Sunday, 6 November 2016
I've had long enough now with the Sony Alpha 6000 to form some opinions which I want to reflect on here. I suppose the first thing to say is how delighted I am with it. The a6000 is superb value for money, but it also hits the target by providing outstanding performance in a small package - the (lack of) weight is a joy. The other big positives are the E mount lenses. As with the whole package, they are outstanding value for money, the image stabilization is first rate and they deliver superb quality considering how tiny they are (I can't quite get over that).
Initially I suffered with the "toy camera" feel of the a6000 and had to work very hard to stop myself snapping away with insufficient care, but I'm slowly overcoming that (needs constant vigilance). Overall the image quality rivals the D7200, a much larger and more expensive camera, but it's different - the Sony goes for sharp where the Nikon goes for smooth. The Sony images are a little bit noisier than the D7200 (although I've got the noise reduction off by default to speed up the buffering a bit) but the overall sensitivity is comparable - a great achievement on Sony's part. The difference can be dealt with by learning new post-processing reflexes.
The not so good points: the autofocus on the a6000 is disappointing - it's slow and can be a bit hit and miss. I've overcome this slightly by being careful with the autofocus settings. Set against that is the addition of focus peaking - very useful and something Nikon has never offered. The solution to the autofocus weakness is my future upgrade path to an a6300 where the focus performance has been improved. However there's a problem there. Most of my gear is purchased used (mostly from the reliable sources of MPB or Wex), but the Sony alpha models hold their value so well that it's hard to justify secondhand purchases of such complicated electronics when the new items with full warranty are similarly priced. This means that while the a6000 is great value for money, the a6300 is about average (and the a6500 is over priced for a camera of this type).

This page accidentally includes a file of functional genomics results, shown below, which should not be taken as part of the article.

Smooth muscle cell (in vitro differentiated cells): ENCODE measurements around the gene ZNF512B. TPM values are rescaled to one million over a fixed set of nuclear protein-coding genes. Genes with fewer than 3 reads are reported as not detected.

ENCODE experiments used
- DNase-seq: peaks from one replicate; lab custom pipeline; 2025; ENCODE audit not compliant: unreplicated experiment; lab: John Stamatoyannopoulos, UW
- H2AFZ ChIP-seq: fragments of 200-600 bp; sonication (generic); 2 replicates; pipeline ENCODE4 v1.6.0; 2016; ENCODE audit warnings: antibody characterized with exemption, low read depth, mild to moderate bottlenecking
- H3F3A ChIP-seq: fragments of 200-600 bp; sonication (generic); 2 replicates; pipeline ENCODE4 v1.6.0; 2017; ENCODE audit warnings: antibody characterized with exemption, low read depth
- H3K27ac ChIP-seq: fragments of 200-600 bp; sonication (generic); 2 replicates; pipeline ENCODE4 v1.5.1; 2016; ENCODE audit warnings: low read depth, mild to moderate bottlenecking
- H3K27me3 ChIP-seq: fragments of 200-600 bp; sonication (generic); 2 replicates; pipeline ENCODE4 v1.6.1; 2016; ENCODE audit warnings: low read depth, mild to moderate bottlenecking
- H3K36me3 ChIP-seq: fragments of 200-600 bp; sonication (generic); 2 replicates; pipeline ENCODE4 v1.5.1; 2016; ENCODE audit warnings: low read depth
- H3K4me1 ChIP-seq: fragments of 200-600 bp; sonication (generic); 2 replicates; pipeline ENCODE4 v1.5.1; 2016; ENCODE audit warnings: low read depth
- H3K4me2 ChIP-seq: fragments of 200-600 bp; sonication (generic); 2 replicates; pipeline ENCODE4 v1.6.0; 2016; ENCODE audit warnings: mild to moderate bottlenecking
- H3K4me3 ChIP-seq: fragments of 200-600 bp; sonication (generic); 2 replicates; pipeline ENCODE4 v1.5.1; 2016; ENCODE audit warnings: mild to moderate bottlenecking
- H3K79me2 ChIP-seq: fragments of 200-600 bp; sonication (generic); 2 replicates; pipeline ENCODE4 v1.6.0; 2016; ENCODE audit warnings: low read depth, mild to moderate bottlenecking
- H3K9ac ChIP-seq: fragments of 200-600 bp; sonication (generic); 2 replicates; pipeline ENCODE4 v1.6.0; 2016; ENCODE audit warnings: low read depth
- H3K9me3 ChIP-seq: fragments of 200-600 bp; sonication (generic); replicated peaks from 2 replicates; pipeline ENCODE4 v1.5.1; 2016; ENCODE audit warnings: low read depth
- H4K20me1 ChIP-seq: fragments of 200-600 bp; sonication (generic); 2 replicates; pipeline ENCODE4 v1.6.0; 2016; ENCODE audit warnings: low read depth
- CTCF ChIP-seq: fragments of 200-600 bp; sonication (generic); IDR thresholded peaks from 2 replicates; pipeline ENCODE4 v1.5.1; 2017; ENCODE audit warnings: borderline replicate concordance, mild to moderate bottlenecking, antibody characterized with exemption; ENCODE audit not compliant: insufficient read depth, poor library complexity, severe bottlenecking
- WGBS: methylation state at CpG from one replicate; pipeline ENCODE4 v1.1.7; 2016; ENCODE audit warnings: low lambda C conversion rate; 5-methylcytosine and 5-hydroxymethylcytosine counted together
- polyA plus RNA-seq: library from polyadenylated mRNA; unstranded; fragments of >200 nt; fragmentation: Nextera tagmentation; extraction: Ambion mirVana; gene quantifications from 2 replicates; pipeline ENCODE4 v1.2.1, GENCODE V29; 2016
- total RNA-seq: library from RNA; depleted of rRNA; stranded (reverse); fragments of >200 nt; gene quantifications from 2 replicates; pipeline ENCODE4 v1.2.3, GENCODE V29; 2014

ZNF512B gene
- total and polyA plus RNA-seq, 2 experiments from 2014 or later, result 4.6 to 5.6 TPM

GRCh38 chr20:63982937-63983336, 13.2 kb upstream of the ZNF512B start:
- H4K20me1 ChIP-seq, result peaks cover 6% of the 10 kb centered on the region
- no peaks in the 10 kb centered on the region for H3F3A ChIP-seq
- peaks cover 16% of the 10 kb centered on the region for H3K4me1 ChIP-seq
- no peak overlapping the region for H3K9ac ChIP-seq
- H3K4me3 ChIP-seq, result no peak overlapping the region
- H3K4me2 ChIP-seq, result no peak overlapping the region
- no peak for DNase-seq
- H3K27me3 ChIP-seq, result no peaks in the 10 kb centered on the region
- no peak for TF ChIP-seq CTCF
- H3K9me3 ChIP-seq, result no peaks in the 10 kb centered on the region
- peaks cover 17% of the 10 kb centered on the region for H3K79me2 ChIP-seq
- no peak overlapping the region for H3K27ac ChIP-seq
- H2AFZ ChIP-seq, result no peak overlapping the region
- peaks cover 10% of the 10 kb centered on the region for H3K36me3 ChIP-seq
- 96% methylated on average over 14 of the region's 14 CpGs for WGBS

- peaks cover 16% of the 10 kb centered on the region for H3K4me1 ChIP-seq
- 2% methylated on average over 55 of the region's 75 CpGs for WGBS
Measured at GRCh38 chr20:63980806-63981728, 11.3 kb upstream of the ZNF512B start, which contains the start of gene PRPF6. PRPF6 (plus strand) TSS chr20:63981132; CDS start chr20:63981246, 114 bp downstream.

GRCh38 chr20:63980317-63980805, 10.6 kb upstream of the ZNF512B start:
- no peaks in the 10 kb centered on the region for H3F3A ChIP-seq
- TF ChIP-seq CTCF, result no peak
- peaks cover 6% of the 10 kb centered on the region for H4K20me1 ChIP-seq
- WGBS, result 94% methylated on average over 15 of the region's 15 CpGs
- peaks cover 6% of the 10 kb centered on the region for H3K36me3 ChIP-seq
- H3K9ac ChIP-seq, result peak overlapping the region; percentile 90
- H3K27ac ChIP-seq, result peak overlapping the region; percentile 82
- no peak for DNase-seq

The Sony menu system isn't great but to be honest it's no worse than the Nikon menus. The big letdown is the EVF - disappointing but a useful fallback in bright light when the rear screen isn't much use. And of course, the EVF also offers focus peaking (one advantage over an optical viewfinder) which I'm relying on more and more as I trust there autofocus less. Having said that, the tilting rear screen is bright and clear and I'm learning new shooting techniques, shooting from the waist and bracing my forearms against my body. The wifi is total crap. Sony's not alone in that. Given that the a6000 battery life isn't great, I just put the camera on Airplane mode and leave it there. This isn't a big loss for me. I haven't tried connecting it to a smartphone yet - to be honest, I'm more likely just to use my iPhone than to bother.
I haven't had chance to see how the a6000 performs in macro photography yet, but with that caveat, overall moving to the Sony ecosystem seems to be inevitable. Nikon's days are numbered. Photography has evolved and Nikon just hasn't kept up.
E 55-210mm F4.5-6.3 OSS
f4.5 55mm 1/200 ISO 2000